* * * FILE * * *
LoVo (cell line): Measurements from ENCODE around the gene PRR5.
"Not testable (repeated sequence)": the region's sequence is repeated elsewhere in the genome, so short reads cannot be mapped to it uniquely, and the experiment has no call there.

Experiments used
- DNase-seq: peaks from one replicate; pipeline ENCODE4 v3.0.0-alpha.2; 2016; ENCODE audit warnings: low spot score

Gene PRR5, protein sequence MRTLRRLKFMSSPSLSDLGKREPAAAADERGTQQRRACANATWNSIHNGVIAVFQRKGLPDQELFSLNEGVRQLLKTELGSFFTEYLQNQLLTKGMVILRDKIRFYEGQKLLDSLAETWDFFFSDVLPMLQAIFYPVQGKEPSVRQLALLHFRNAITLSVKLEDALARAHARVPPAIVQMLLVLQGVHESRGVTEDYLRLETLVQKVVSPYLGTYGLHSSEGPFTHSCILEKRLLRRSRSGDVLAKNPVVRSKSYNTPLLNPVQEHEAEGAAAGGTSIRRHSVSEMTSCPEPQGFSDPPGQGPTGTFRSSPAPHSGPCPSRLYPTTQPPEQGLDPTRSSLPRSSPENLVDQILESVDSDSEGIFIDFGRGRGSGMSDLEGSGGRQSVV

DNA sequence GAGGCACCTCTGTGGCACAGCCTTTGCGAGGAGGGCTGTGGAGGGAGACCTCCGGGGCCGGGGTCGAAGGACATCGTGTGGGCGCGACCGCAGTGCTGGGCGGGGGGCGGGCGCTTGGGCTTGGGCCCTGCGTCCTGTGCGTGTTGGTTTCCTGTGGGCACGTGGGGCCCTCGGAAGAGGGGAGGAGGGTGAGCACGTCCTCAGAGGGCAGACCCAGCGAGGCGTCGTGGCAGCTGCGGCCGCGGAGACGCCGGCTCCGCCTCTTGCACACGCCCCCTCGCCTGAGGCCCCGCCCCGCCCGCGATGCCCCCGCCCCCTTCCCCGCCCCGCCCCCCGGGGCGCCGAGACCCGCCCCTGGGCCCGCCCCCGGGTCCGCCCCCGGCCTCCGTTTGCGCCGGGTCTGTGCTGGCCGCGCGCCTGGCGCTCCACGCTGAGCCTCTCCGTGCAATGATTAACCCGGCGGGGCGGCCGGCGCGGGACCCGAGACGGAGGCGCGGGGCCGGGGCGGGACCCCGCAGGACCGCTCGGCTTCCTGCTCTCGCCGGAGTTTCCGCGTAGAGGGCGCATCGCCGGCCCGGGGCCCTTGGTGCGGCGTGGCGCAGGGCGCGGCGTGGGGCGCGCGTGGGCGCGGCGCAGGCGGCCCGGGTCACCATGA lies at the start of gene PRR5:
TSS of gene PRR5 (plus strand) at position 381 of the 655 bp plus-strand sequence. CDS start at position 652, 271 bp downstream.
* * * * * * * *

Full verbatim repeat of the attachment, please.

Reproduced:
LoVo (cell line): Measurements from ENCODE around the gene PRR5.
"Not testable (repeated sequence)": the region's sequence is repeated elsewhere in the genome, so short reads cannot be mapped to it uniquely, and the experiment has no call there.

Experiments used
- DNase-seq: peaks from one replicate; pipeline ENCODE4 v3.0.0-alpha.2; 2016; ENCODE audit warnings: low spot score

Gene PRR5, protein sequence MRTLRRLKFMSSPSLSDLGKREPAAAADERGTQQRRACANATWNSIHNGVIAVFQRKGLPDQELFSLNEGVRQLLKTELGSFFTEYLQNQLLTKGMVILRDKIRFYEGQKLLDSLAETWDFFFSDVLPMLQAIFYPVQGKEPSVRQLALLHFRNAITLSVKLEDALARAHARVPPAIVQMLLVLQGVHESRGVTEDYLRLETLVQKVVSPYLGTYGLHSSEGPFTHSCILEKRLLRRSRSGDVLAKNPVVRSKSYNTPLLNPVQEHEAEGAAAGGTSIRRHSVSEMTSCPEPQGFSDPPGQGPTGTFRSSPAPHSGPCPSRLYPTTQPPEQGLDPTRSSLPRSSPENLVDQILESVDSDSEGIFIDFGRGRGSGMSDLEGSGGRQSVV

DNA sequence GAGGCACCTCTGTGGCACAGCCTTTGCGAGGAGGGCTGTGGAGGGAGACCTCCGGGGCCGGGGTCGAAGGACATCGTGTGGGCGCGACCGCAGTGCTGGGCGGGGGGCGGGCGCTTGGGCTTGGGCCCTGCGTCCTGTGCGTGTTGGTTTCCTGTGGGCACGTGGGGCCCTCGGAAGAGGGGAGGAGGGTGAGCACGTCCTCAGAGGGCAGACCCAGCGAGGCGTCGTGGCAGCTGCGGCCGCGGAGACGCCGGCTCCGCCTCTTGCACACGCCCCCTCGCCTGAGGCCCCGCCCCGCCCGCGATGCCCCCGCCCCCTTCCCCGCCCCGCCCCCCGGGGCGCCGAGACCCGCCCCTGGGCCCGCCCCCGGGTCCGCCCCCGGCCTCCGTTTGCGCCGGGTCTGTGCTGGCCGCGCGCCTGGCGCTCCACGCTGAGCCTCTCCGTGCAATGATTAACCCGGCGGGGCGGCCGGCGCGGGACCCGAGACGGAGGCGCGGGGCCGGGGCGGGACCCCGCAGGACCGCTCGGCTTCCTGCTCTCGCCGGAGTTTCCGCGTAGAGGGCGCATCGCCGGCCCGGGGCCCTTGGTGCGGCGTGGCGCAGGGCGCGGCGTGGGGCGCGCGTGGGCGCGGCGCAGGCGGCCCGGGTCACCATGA lies at the start of gene PRR5:
TSS of gene PRR5 (plus strand) at position 381 of the 655 bp plus-strand sequence. CDS start at position 652, 271 bp downstream.